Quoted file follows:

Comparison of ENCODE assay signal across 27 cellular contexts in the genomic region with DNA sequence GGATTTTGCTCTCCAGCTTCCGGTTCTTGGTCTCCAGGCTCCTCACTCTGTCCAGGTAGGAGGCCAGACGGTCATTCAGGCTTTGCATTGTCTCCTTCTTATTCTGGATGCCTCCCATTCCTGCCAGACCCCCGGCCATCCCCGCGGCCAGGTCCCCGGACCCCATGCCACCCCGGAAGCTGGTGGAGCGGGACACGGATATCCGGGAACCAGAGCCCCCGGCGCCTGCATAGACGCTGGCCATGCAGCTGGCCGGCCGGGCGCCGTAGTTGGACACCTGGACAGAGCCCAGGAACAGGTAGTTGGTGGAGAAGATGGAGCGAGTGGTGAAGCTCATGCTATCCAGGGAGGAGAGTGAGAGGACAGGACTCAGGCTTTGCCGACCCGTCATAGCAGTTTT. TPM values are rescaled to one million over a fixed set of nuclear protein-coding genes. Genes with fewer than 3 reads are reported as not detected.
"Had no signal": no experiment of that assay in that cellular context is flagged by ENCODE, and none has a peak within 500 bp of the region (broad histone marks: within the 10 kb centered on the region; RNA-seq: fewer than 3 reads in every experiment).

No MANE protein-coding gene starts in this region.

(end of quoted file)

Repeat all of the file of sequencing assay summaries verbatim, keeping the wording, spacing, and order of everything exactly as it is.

Comparison of ENCODE assay signal across 27 cellular contexts in the genomic region with DNA sequence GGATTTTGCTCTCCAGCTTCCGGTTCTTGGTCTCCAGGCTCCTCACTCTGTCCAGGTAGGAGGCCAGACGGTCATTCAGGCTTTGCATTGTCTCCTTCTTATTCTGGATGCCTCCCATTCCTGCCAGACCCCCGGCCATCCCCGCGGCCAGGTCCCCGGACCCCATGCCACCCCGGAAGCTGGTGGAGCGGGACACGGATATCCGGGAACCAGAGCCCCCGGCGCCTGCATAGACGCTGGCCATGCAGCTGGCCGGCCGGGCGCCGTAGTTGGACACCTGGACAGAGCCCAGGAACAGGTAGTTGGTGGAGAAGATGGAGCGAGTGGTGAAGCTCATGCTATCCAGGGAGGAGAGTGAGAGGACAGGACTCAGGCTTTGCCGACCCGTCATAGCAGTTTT. TPM values are rescaled to one million over a fixed set of nuclear protein-coding genes. Genes with fewer than 3 reads are reported as not detected.
"Had no signal": no experiment of that assay in that cellular context is flagged by ENCODE, and none has a peak within 500 bp of the region (broad histone marks: within the 10 kb centered on the region; RNA-seq: fewer than 3 reads in every experiment).

No MANE protein-coding gene starts in this region.